Sobering thoughts about IPv4 address depletion

Network World reports that “unprecedented levels of broadband adoption in the Asia-Pacific region” is depleting the free pool of IPv4 addresses faster than anticipated. It also states that “The acceleration of IPv4 address depletion is putting more pressure on network operators to migrate to IPv6, the long-anticipated upgrade to IPv4, the Internet's main communications protocol.” Both statements are questionable.

True, there is strong evidence of acceleration in the rate of IPv4 depletion. But it may not be accurate to portray this as a product of some sudden, unrelated trend toward broadband adoption in a specific region. It may, in fact, be the beginning phases in the enactment of a tragedy of the commons. As we near IPv4 depletion, it makes sense for users and the RIRs both to build up stockpiles of IPv4 address blocks before they are claimed by other regions. The Asia-Pacific region contains large developing economies (China, India, etc.) that are historically underserved in terms of address resource occupation. As the pool of ipv4 addresses drains down, it would make perfect sense for APNIC to claim as many resources as it possibly good, and to deliver more to their restive members. That could trigger similar, reactive moves by other RIRs. If this is true, give the first-mover advantage to APNIC and look for acceleration from other regions.

And when it comes to IPv6 adoption, the article repeats the tired and increasingly questionable view that ipv4 depletion will automatically push everyone into IPv6 migration. In fact, a sudden acceleration of demand for IPv4 is not consistent with the article's claim that we are on our way to IPv6. It indicates almost exactly the opposite. If serious efforts to switch to ipv6 were in play at this time, there would be no tendency for RIRs or users to grab as many v4 addresses as possible in the short term. They would, instead, view the depletion as a fait accompli and would be implementing plans that would decrease their need for IPv4 addresses. The sudden attempt to grab as many ipv4 addresses as possible indicates that companies either are not ready to, or are not interested in, staking their internet presence on ipv6.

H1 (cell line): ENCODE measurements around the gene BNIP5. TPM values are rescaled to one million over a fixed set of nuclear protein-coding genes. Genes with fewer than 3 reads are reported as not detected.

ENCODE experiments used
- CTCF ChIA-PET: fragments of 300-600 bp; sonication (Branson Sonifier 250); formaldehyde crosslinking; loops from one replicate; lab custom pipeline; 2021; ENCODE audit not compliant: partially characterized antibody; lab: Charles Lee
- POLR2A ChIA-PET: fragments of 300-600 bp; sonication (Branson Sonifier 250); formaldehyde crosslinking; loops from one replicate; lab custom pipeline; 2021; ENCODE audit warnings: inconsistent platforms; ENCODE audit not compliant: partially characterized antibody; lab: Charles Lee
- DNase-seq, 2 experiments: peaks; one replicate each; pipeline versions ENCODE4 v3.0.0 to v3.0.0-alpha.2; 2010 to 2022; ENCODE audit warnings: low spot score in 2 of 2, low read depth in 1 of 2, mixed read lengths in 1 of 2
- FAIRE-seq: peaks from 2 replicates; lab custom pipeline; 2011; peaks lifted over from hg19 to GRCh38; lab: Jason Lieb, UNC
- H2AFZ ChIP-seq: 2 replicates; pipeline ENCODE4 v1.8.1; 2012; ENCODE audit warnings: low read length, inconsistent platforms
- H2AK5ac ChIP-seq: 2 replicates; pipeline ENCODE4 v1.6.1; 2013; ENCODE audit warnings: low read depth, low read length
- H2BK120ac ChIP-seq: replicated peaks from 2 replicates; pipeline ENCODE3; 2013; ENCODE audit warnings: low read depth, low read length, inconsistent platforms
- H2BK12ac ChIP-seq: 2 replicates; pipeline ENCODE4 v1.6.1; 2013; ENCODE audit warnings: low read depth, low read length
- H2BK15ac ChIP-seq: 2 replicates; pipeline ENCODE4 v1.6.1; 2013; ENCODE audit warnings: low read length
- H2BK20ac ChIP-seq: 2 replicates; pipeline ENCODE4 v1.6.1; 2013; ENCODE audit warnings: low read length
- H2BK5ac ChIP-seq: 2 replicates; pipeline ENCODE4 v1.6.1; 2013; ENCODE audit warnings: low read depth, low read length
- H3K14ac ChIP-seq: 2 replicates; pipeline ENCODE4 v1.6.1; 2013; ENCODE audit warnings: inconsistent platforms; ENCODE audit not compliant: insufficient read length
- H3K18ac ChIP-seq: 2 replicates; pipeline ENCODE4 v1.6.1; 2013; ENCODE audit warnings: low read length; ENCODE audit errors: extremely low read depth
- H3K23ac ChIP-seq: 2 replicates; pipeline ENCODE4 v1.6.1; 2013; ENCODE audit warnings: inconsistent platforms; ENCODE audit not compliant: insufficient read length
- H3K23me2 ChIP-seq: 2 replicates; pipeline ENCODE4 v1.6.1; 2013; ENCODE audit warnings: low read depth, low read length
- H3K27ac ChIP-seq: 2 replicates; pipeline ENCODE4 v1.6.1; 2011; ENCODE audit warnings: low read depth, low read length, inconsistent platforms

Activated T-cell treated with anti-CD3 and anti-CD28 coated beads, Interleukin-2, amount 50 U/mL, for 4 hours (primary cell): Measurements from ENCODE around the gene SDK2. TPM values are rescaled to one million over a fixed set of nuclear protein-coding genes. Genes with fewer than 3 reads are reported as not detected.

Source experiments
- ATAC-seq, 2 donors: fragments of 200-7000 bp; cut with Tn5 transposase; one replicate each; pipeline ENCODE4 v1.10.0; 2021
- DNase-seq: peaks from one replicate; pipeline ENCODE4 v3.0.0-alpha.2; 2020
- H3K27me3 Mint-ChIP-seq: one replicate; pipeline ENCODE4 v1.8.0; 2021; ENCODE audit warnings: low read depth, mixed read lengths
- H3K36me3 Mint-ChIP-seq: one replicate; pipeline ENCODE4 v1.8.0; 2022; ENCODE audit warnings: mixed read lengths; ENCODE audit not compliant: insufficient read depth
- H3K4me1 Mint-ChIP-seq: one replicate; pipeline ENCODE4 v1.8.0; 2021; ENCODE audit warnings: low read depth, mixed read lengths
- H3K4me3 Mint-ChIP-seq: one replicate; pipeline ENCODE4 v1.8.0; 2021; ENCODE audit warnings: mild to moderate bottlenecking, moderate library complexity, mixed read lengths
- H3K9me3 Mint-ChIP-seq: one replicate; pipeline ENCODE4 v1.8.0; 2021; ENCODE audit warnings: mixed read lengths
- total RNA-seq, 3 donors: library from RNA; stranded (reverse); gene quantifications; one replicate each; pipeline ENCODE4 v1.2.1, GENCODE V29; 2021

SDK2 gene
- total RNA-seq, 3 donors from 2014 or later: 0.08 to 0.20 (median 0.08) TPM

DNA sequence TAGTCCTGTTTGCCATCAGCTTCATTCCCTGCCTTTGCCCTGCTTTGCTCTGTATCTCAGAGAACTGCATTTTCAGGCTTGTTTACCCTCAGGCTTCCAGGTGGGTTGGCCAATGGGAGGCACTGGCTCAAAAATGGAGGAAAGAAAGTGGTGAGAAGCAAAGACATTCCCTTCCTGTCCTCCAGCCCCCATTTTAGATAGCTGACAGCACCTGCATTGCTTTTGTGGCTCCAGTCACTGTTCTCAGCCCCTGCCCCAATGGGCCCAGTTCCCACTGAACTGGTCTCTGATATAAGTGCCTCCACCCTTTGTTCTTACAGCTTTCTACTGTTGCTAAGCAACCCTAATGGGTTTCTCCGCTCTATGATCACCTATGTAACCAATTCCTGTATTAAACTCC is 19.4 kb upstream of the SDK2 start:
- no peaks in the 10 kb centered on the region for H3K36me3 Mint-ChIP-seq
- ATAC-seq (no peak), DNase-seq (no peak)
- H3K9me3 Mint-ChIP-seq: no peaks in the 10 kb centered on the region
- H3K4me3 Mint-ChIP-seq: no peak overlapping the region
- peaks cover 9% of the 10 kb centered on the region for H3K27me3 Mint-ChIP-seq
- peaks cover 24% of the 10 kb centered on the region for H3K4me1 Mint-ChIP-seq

14 comments

  1. Anonymous

    Compare IPv4 (New York City Land) to IPv6 (Montana Land)
    Are New Yorkers going to rush to move to Montana ?
    Is Donald Trump going to grab every vacant lot he can ?
    Will New York buildings with more than one floor emerge ? Is New York City out of space ?
    Will shrewd New Yorkers try to dupe people into moving to Montana ?

  2. Anonymous

    Are you “Sober” ? for “Sobering thoughts”
    Ask yourself, “Why would the CEO of ICANN state
    with such certainty that '.NET is a Dead TLD' ??”
    What is the hidden/secret plan for .NET ?
    Do the ICANN/DHS Spooks plan to re-cast .NET as some sort of Licensed ISP TLD ? ala the SS7 out-of-band telco network ?
    What would companies do that have ONLY a .NET domain ? Are there many of those ? Would ICANN like to see some of those go away ?

  3. Anonymous

    One year ago…
    the new ICANN CEO appeared from nowhere
    he arrived from the U.S. DHS